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A New Dawn: Meet First Patient of Madagascar Feild Service

When Lalaina received news of her daughter’s surgery date, her joy knew no bounds. This was not the first time she had waited for something so precious. After her son turned five years old, Lalaina prayed and waited for 10 years before she could finally conceive again. So, she named her daughter, Anjara, meaning ‘destiny,’ “for she is truly given to us by God.”

“She is a very funny and wise baby. She will get to know you first before she smiles or plays with you,” Lalaina said, fondly.

Anjara, who has become extremely attached to her mother, was born with bilateral cleft lip 10 months ago. Since then, her mother, having already heard about Mercy Ships in 2015 had been praying for the ships’ return to Madagascar.

“I thank God that Mercy Ships is here, so they can help fix my baby’s cleft lip,” she said in gratitude.

Though a daily wager, Lalaina believes her daughter’s surgery is topmost priority and is completely dedicated to helping her walk this new journey of hope and healing.

A Commitment to the Island Nation

In February 2024, the Africa Mercy arrived in Toamasina, Madagascar to begin her fourth field service in the beautiful island nation since her departure in 2016.

“It’s a really exciting day because it’s the culmination of many years of work in preparation to return to Madagascar for our fifth-year service here in this nation,” the Africa Mercy’s managing director from the USA, Nathan Jansen, shared his excitement to welcome Anjara on board as first patient of the field service.

Over the course of three previous field services, Mercy Ships has worked with the government and Ministry of Health to provide more than 6,000 surgical procedures and over 52,000 dental procedures. In addition to this, a total of 2,019 healthcare professionals in the country have received training from Mercy Ships.

Dr. Lethicia Lydia Yasmine, Madagascar’s Secretary General of the Ministry of Health believes lack of staff, reduced capacity, resource limitations, and inequity in access to surgical care are the biggest obstacles to advancing surgery and anesthesia in the country.

For operating room clinical supervisor from the USA, Alison Herbert, this moment marks her 56th trip to the ship. Having had the opportunity to travel across Madagascar and seeing this great surgical need firsthand, she couldn’t be more elated: “I am excited to be able to get our patients on board and start seeing our patients, start looking after our patients and just be able to bring hope and healing to so many people in Madagascar.”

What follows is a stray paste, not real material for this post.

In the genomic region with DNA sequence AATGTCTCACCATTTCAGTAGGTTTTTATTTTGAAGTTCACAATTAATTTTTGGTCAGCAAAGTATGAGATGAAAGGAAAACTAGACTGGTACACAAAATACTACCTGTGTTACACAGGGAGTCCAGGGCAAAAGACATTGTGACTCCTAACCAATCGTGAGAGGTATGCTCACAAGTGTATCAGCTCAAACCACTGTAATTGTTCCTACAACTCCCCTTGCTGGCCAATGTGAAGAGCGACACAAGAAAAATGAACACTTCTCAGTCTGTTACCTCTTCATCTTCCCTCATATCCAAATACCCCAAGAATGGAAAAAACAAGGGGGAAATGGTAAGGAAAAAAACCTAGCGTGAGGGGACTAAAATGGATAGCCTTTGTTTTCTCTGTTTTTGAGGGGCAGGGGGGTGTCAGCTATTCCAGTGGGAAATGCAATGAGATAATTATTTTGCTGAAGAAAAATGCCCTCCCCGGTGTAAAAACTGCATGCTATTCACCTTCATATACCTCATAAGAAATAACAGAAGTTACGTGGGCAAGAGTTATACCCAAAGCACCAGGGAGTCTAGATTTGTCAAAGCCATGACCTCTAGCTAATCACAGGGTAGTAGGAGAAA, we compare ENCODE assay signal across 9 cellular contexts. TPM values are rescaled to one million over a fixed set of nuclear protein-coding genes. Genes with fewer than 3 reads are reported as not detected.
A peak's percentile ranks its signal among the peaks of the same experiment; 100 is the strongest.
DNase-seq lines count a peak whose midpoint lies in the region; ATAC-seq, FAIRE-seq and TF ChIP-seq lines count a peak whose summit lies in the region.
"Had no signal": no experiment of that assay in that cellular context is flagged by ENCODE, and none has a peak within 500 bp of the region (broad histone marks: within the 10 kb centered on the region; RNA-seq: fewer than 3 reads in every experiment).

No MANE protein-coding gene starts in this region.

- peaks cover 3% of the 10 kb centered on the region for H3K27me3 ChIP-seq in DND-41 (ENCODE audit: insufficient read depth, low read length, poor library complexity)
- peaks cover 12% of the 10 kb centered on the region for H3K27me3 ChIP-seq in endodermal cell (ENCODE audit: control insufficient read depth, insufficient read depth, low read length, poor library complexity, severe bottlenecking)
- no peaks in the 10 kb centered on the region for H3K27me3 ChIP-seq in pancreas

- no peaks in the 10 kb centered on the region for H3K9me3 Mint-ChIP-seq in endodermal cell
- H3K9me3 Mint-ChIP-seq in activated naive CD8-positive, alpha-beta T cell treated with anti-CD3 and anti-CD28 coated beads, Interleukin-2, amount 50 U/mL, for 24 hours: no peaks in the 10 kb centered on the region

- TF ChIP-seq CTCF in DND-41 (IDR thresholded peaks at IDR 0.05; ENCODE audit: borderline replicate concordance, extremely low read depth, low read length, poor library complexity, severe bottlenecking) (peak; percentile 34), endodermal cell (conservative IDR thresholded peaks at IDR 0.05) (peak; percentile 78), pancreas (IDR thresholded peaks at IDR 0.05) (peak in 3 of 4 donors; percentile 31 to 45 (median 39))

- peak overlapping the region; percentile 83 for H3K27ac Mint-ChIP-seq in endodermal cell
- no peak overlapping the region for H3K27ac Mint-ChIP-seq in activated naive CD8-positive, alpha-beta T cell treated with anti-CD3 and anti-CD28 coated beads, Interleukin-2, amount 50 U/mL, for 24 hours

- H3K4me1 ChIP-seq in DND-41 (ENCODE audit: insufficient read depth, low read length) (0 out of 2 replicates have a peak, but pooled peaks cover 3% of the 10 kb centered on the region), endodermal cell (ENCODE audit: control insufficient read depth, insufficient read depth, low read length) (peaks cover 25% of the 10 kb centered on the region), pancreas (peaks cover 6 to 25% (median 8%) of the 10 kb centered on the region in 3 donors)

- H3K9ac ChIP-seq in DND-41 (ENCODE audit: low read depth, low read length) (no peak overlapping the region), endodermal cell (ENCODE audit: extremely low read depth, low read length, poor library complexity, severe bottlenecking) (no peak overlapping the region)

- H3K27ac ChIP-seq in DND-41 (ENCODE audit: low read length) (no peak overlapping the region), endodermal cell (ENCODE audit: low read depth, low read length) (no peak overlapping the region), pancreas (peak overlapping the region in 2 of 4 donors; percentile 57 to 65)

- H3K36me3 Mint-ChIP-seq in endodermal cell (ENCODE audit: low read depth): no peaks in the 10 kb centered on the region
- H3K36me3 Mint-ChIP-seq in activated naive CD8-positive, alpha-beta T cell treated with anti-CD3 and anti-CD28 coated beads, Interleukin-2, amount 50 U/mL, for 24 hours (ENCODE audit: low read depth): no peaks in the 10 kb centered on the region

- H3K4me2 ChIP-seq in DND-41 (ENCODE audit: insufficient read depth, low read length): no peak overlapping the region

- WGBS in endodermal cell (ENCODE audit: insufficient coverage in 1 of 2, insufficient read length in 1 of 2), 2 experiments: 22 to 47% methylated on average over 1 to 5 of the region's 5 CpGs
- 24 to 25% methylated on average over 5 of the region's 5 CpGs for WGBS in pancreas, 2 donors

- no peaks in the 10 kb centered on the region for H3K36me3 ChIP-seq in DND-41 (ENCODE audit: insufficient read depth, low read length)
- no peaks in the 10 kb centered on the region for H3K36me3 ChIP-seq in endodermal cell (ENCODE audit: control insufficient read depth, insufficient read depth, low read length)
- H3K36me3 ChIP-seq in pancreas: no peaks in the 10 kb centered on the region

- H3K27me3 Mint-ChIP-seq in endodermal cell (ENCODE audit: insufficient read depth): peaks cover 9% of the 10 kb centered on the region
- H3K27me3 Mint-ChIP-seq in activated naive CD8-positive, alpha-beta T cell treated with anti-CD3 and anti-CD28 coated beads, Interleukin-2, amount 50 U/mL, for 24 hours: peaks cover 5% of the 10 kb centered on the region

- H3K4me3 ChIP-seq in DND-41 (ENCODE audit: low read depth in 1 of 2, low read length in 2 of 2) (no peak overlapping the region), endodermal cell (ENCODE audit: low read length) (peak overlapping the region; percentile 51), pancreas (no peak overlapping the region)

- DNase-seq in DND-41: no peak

During this year’s field service in the Port of Toamasina, Mercy Ships will offer direct medical services to more than 1,000 patients, simultaneously mentoring and training healthcare professionals to strengthen surgical and anesthetic systems in the country.

A New Chapter

After many months of logistical duties, equipping the hospital, building relationships with the government and people of Madagascar, and selecting patients for surgery – the Africa Mercy has finally opened her hospital and operating rooms to the people of Madagascar.

“We have been doing a lot of cleaning, we’ve been checking our supplies, we’ve been doing a lot of training with our national crew, scenarios, practice runs, we’ve been setting up operating rooms, hospital wards, practicing drills – all with the goal of our first surgery,” Merryl Mackenzie, the hospital director from Australia said, feeling grateful to volunteer crew aboard.

As Anjara is wheeled into one of the operating rooms of the Africa Mercy, it is officially the beginning of a new season for Mercy Ships, operating as a two-ship fleet in Africa for the first time.

“Now we are a hospital system where we are sharing, across two ships, all our resources. So, it’s a really special moment for Mercy Ships,” managing director, Nathan Jansen shared with joy. “It is just amazing to span the east and west of Africa. It really is the beginning of the next chapter.”

This is also a huge moment for the newly refitted Africa Mercy following renovations across the whole ship to ensure an even higher quality of care for patients. After nearly two years of preparing herself, she is ready to bring free and safe surgeries to those who cannot access it, beginning with Anjara.

Surgery Day, May 28

Since Anjara’s birth, Lalaina has shouldered the guilt of desiring a second child and the blame for her daughter’s cleft lip. Though her family has continued to show her love and support, she is unable to fully come into the profound joyousness of motherhood. But at last, just two days after Mother’s Day celebration in Madagascar, Lalaina’s joy was restored.

“…Father, may your kingdom come on earth. May Your will be done on earth as it is in heaven. And in Your grace and mercy may we be part of this amazing transformation. Volunteer surgeon from the USA, Dr. Gary Parker said a prayer before walking into the operating room with Anjara – while every volunteer crew aboard pausing and bowing for the prayer.

Anjara went into surgery with Dr. Gary’s prayer, and the love of volunteer crew on board and all over the world. She also had her mother’s love and presence waiting for her outside of the operating room, and at home, her family waiting for her in prayer and hope.

“I thank God for sending Mercy Ships to be used as an instrument to do her surgery so that she will be like other kids. So, I hope that Mercy Ships’ work will continue not only for Anjara but also for other kids who are still out there,” said Anjara’s father, Mamy Jean Victor.


Written by Stella Darley Tetteh

Are you drawn to finding purpose and joy by bringing hope and healing to those who desperately need it? Discover how you can get involved today.

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